Major Harry D. Riley (1907-1996) worked on the Manhattan Project at Hanford as an engineering officer and chief of services.
Riley was born in Andalusia, Alabama on November 12, 1907. He graduated from Auburn University in 1931 with a B.S. in Architectural Engineering.
On March 1, 1943, as a captain in the Army Corps of Engineers, Riley began work on the Manhattan Project at Hanford. According to a 1946 account in The Sunday Oregonian, Riley was the second military man to be assigned to Hanford. He served under Colonel Franklin Matthias as Chief of Engineering and Services.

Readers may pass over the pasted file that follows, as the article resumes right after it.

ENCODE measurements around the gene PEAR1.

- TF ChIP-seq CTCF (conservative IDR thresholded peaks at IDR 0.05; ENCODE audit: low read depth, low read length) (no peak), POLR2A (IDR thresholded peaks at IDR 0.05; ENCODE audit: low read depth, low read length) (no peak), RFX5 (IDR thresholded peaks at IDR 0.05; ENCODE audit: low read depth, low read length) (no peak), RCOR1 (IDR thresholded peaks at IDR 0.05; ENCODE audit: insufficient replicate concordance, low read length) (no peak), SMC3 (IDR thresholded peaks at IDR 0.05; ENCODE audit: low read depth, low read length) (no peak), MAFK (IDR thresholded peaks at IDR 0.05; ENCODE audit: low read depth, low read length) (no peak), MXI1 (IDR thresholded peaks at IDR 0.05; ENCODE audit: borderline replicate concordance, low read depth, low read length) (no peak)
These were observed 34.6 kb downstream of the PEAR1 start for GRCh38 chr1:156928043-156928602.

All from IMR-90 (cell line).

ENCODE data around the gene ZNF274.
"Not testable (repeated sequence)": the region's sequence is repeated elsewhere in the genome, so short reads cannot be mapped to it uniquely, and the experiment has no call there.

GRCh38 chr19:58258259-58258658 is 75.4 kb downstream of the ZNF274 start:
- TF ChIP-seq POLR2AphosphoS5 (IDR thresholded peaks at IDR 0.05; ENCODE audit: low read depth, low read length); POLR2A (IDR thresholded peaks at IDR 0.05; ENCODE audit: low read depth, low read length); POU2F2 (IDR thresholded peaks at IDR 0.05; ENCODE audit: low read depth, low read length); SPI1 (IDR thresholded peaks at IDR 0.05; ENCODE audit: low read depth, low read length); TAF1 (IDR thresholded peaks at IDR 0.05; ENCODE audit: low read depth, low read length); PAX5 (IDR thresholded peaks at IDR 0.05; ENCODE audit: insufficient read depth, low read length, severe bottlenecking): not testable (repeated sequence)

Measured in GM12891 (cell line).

Part of Major Riley’s responsibilities included travelling between the various Project sites, handling engineering contracts, communication, and administration. In addition, he, along with other officers, was responsible for transporting plutonium to Alamogordo, NM and Chicago.
Following the war, in 1946 Major Riley and his family relocated to Brazil where he worked on a hydroelectric project in Brazil for six years with Matthias. Based in New York City, his subsequent work on engineering projects took him to Greece, Cuba, and the Dominican Republic. After retirement, he moved to Ponte Vedra, Florida.
Major Riley died in Falmouth, Massachusetts in 1996 at the age of eighty-nine.
Information submitted by Brett Riley, Major Riley’s son.